Go Fishing Thousands of non native salmon released
October 19, 2017  //  By:   //  News  //  Comments are off

On August 19th, over half of the total population of Atlantic Salmon in the Cooke Aquaculture Pacific’s Cyprus Island fish farm, escaped. Scientists are left baffled by how this was allowed to happen. It seems as though the company knew there were issues all along. “The farm site No. 2 was identified as the first priority for upgrades. We knew it was at the end of its life cycle and it needed upgrades right away, and we were in the process of doing that,” said Chuck Brown, the company spokesman.

The farm sank down allowing hundreds of thousands of non native fish to escape and immerse themselves into the Puget Sound ecosystem. Although damage to the native salmon population as well as the ecosystem does not seem to be to bad, the accident has raised questions on whether or not to shut down the Atlantic Salmon fish-farming industry in Washington. The state already won’t allow new or expanded current farms until further review. Twenty Washington tribes with protected fisheries say they want the farms shut down entirely.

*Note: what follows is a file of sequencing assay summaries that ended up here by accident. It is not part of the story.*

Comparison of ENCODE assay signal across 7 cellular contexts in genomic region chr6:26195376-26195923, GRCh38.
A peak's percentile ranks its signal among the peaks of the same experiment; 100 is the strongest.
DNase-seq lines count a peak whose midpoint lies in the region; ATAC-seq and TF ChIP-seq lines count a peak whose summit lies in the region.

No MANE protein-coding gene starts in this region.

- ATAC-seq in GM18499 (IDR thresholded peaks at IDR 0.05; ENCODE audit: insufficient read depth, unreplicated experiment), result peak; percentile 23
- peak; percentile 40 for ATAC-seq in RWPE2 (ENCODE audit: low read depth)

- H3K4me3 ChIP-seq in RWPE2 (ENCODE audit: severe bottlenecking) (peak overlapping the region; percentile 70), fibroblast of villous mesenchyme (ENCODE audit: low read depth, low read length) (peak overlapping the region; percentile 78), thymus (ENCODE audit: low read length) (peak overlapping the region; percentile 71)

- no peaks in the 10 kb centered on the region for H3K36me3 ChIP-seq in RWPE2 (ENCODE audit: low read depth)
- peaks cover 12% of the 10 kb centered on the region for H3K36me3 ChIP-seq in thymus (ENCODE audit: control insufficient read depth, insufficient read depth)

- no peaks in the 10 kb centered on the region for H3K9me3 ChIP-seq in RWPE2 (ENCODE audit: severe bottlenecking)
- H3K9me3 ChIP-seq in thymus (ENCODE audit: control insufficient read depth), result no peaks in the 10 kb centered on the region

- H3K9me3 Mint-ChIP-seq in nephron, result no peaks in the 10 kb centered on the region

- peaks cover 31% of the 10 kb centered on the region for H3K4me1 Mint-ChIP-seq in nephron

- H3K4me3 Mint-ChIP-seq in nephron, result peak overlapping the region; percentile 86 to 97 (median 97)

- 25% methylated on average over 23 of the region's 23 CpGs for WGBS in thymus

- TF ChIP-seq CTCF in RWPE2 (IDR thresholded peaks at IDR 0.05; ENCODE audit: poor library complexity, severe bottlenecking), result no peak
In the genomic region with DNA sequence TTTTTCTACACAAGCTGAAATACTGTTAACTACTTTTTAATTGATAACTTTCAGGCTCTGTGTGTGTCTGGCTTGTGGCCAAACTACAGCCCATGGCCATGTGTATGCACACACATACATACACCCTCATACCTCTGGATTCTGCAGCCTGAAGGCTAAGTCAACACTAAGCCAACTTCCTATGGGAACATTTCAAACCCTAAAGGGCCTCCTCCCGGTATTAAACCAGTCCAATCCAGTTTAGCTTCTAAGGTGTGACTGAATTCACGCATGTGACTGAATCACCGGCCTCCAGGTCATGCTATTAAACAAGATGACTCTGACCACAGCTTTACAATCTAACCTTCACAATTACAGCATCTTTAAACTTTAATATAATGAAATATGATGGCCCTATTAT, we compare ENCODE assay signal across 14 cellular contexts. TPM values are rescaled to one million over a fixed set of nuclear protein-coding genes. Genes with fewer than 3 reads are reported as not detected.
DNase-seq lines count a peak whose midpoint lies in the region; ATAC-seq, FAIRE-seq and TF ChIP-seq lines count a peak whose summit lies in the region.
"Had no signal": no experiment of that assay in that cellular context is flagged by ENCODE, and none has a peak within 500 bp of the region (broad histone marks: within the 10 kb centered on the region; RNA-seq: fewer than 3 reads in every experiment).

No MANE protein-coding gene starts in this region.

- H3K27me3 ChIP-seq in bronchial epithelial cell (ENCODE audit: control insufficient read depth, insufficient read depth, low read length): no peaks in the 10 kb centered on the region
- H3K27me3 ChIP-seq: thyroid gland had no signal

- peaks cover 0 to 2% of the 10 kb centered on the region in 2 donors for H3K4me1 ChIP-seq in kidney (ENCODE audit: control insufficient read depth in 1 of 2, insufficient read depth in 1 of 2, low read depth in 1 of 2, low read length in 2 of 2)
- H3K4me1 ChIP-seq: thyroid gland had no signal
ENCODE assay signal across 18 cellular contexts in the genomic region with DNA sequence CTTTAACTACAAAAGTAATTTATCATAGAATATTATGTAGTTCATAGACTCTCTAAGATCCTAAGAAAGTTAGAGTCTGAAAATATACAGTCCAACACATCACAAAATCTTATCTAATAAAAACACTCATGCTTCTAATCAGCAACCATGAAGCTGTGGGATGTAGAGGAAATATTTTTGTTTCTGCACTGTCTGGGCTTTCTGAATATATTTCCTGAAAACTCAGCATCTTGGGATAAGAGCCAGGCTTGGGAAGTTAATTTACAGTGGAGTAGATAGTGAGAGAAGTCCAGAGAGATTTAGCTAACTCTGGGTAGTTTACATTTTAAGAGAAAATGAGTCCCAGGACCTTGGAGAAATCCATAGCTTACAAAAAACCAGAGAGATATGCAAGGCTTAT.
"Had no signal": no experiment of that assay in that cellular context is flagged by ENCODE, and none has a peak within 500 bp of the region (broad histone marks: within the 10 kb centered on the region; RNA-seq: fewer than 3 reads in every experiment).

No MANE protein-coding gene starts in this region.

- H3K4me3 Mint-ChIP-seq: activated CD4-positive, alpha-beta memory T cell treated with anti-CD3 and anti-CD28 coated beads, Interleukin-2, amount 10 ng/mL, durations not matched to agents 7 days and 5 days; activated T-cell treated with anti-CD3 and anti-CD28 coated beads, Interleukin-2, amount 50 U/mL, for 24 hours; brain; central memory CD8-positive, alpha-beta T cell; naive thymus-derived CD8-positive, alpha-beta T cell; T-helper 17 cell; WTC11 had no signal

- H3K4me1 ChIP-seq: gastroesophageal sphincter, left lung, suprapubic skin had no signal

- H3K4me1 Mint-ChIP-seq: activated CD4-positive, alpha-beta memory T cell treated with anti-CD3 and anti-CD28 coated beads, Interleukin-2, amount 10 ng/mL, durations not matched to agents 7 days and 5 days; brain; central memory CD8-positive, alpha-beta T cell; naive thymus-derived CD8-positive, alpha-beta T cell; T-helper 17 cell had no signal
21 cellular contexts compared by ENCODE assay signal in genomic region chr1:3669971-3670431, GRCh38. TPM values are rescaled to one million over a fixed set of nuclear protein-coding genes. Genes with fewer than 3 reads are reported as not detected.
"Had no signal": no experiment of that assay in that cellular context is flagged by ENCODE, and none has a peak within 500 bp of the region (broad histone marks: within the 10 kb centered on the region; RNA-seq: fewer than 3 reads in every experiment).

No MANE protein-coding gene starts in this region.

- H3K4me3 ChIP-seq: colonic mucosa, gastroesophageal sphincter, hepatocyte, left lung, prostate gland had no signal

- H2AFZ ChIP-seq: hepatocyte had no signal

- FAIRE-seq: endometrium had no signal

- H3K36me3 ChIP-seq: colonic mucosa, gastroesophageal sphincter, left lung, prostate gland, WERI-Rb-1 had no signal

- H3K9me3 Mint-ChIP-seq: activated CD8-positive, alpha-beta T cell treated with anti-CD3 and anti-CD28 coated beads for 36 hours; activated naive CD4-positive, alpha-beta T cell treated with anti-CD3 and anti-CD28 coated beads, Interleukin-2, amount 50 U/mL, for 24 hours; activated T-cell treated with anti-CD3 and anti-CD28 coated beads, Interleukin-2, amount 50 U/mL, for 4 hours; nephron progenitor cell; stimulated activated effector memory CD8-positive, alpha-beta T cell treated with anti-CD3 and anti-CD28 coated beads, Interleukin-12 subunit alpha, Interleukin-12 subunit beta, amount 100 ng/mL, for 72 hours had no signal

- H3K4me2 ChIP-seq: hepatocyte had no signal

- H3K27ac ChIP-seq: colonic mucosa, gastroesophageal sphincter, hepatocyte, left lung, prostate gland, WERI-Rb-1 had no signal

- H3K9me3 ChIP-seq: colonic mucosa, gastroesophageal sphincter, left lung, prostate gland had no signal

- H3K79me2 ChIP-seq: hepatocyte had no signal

However, this is not the first time that this has happened in the Puget Sound. Spills in 1996, 1997 and 1999, including one of 369,000 fish have rocked the ecosystem. However, no cross breeding between Pacific and Atlantic salmon has been documented. Development of a new marine net-pen industry began in the late 1960s, beginning in Puget Sound near Manchester by the National Marine Fisheries Service. Clearly this system doesn’t always work.

Hopefully in the future this won’t be an issue and our ecosystem won’t be affected. In the meantime, what can we do to help the situation? “Go fishing,” said a Seattle Times article. Try to catch these escaped Atlantic Salmon to diminish their numbers.

About the Author :

Ian Drury is a Junior at Bainbridge High School. His favorite aspects of journalism are communicating with the greater public and helping others understand current issues. Outside of newspaper, Ian enjoys bird and fish identification, a bit of a Canada Dry, and tennis with his friends.